I am not all that sanguine about the outlook, but I still have an equity-heavy port. I'm about 15% in EFA (partial dollar hedge there) and I have a portfolio of small caps, some of which are not economically senstitive (like STON) and some of which will be an attractive inflation hedge (EGLE, among others). I Maintain about a 10% position in GIM (unhedged foreign sovereigns) and PCRDX (unlevered commodities index collateralized with TIPS). I am slowly edging into exchange traded debt and preferreds because I think we are going to be in a declining rate scenario within 12 months.

If you wish to hedge a collapse of the USD, foreign bonds (GIM, etc.) will do it. Commodites also work simply because they are priced in reference to international markets, so if the USD collapses, commodities will get very expensive for USD-denominated buyers even if they are flat in other currencies. I'm not that wild about gold simply because I think a focus on just one commodity isn't appropriate.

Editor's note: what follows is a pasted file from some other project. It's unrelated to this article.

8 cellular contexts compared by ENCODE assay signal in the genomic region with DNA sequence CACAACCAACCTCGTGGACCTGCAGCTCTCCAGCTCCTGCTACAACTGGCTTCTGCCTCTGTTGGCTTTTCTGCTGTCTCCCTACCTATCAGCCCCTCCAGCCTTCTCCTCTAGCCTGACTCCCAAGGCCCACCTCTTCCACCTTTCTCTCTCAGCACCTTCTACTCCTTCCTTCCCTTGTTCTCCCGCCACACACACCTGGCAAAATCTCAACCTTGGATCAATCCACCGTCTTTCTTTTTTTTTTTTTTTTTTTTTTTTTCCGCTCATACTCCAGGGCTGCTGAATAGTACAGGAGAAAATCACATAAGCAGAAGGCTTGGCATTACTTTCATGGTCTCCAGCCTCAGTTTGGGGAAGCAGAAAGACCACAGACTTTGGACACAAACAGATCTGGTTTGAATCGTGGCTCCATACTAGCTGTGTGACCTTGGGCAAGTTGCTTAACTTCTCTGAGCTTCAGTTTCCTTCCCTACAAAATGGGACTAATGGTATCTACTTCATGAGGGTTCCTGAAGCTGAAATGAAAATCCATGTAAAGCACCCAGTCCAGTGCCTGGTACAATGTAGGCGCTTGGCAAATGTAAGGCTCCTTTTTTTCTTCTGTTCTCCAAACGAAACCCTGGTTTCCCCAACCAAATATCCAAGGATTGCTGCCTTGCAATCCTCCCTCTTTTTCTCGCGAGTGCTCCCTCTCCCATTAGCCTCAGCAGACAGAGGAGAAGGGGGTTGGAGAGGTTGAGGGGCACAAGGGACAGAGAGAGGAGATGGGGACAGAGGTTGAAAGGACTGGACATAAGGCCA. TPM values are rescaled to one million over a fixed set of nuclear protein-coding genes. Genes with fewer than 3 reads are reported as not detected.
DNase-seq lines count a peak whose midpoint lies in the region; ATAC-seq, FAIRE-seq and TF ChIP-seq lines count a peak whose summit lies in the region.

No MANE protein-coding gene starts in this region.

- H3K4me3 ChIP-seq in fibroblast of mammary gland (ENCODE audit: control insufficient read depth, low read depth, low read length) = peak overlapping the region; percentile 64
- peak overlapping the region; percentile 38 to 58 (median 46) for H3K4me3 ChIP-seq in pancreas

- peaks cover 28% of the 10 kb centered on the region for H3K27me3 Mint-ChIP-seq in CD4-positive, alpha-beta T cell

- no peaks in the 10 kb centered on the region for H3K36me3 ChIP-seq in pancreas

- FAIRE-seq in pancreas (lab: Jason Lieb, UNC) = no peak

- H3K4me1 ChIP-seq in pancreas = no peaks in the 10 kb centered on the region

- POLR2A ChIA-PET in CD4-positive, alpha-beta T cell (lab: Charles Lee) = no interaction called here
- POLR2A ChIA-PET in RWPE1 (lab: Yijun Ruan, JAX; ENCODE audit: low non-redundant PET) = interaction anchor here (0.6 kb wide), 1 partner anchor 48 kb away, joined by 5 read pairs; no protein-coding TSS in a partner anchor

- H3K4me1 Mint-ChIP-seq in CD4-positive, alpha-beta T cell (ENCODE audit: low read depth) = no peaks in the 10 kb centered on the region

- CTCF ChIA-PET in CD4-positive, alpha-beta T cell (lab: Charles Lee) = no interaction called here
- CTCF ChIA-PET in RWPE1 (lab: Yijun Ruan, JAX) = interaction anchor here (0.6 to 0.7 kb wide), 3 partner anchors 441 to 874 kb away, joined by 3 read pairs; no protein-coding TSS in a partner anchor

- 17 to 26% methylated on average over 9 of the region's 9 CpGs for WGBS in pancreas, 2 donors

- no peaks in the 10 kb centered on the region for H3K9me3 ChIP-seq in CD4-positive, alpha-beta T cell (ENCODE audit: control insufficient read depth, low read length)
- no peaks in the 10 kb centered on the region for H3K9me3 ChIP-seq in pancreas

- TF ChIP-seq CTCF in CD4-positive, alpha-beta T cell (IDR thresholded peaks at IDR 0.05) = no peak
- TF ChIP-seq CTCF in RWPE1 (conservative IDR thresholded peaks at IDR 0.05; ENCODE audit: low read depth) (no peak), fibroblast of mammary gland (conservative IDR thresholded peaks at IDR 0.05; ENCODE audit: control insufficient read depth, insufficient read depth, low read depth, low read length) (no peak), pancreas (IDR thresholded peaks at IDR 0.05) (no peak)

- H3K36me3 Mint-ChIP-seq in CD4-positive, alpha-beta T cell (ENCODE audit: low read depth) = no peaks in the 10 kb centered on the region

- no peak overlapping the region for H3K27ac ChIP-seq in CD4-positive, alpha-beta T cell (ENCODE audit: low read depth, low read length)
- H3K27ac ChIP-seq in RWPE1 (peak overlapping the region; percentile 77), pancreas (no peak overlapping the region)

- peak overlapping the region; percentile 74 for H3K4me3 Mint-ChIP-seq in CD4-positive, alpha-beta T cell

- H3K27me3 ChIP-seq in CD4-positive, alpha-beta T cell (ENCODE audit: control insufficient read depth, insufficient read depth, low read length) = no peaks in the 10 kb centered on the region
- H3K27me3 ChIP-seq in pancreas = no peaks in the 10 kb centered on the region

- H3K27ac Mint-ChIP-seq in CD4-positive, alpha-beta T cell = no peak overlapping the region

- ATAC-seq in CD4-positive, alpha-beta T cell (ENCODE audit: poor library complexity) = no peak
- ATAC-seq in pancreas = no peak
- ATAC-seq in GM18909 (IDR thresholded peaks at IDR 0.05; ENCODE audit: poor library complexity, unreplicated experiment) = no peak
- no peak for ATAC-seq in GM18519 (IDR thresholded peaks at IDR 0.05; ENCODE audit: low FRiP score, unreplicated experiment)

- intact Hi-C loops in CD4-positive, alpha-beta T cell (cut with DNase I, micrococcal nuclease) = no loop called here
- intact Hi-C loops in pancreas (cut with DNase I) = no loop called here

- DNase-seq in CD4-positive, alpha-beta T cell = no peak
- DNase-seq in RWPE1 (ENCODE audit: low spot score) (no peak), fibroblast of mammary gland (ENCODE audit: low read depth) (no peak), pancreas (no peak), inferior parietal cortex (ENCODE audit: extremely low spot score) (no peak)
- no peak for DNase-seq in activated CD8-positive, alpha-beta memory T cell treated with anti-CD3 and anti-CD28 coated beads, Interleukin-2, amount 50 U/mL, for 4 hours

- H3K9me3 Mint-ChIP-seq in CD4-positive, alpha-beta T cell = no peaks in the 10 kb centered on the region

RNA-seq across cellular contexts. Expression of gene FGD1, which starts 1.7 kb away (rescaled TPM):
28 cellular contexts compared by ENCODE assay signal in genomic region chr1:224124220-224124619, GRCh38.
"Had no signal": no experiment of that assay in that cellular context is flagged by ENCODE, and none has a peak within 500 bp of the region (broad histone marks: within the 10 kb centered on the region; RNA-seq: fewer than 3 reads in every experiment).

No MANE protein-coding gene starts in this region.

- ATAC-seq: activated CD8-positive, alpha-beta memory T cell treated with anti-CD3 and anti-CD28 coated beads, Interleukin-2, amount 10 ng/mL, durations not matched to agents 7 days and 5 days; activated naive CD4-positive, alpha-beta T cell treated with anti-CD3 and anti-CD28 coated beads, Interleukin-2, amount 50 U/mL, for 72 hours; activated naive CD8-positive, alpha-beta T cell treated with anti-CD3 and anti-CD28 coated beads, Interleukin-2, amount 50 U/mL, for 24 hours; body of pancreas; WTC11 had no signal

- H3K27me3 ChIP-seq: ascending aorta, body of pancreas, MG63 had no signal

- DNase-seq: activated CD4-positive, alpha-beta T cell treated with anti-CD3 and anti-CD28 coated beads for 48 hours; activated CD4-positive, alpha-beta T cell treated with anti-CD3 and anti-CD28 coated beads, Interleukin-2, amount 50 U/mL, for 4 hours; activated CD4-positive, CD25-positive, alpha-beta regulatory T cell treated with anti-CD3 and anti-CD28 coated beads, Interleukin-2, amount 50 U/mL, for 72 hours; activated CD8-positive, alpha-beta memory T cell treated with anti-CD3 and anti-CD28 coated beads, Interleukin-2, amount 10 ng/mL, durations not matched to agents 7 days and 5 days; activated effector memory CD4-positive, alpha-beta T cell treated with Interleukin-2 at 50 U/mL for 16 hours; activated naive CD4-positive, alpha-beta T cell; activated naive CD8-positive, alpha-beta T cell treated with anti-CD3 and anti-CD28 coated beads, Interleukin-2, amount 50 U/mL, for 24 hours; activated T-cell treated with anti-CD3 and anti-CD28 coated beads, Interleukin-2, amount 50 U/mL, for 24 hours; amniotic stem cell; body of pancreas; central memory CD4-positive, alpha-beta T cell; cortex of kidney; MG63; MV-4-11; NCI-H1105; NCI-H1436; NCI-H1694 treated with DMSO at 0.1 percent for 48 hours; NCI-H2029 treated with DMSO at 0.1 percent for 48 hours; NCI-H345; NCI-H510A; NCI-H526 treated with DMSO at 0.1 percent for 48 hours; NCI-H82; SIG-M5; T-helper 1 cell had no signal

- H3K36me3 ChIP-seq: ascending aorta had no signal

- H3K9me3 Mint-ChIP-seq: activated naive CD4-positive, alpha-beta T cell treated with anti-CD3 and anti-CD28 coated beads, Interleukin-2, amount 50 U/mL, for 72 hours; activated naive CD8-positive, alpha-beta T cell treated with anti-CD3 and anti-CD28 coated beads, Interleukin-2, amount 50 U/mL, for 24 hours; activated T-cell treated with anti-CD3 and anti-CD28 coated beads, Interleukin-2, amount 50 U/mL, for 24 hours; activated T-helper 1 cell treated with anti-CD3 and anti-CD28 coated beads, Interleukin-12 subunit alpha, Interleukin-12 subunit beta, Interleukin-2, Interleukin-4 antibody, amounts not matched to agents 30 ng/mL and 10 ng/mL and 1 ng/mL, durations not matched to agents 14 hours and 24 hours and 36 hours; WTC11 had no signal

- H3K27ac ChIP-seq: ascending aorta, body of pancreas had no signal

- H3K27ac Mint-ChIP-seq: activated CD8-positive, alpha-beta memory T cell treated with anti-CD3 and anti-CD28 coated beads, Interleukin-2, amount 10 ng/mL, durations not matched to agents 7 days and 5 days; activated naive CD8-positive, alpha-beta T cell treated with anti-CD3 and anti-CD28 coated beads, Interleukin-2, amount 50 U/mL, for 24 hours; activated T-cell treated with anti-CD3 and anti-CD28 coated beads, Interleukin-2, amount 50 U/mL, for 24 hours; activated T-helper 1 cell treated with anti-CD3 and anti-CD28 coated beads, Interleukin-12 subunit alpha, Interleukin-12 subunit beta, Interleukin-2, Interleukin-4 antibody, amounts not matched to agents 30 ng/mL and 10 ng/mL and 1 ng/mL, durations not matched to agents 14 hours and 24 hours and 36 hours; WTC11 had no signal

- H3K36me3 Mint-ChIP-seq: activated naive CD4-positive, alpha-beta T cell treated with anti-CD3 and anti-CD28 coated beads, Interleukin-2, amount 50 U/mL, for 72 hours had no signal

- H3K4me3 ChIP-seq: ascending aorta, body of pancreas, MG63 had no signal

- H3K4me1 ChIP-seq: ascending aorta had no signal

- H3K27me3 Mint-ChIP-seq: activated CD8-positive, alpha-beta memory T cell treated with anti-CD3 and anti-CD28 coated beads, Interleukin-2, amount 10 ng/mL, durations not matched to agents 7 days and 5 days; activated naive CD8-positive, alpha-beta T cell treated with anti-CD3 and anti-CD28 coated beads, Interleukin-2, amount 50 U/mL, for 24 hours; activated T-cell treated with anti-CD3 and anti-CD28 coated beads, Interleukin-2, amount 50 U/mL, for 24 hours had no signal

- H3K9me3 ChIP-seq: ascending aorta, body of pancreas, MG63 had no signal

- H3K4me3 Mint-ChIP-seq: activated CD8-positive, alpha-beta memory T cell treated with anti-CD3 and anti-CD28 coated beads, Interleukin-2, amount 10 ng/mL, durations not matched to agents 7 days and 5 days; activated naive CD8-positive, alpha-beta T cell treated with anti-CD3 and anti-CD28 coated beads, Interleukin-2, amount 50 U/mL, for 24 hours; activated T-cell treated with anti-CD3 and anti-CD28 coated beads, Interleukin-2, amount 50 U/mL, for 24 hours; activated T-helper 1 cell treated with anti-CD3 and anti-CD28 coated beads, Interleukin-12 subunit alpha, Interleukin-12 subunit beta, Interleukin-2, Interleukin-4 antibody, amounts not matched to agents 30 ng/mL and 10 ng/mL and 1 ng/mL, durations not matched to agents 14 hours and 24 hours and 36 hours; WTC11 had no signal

Also consider your time horizon. You are likely to be on God's earth for another 25 years or better. More than enough time for a modest equity position to ride out a market bear.
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Re: hello, here's my story
Old 12-05-2005, 05:58 PM   #17
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Re: hello, here's my story

Brewer, Thanks for the suggestions. PCRDX has high expenses, but then there aren't too many commodity funds. GIM looks interesting, similar to RPIBX. It seems too early to buy them now while the interest rate cycle is dominating exchange rates. I expect to buy some when the Fed increases look to be topping out.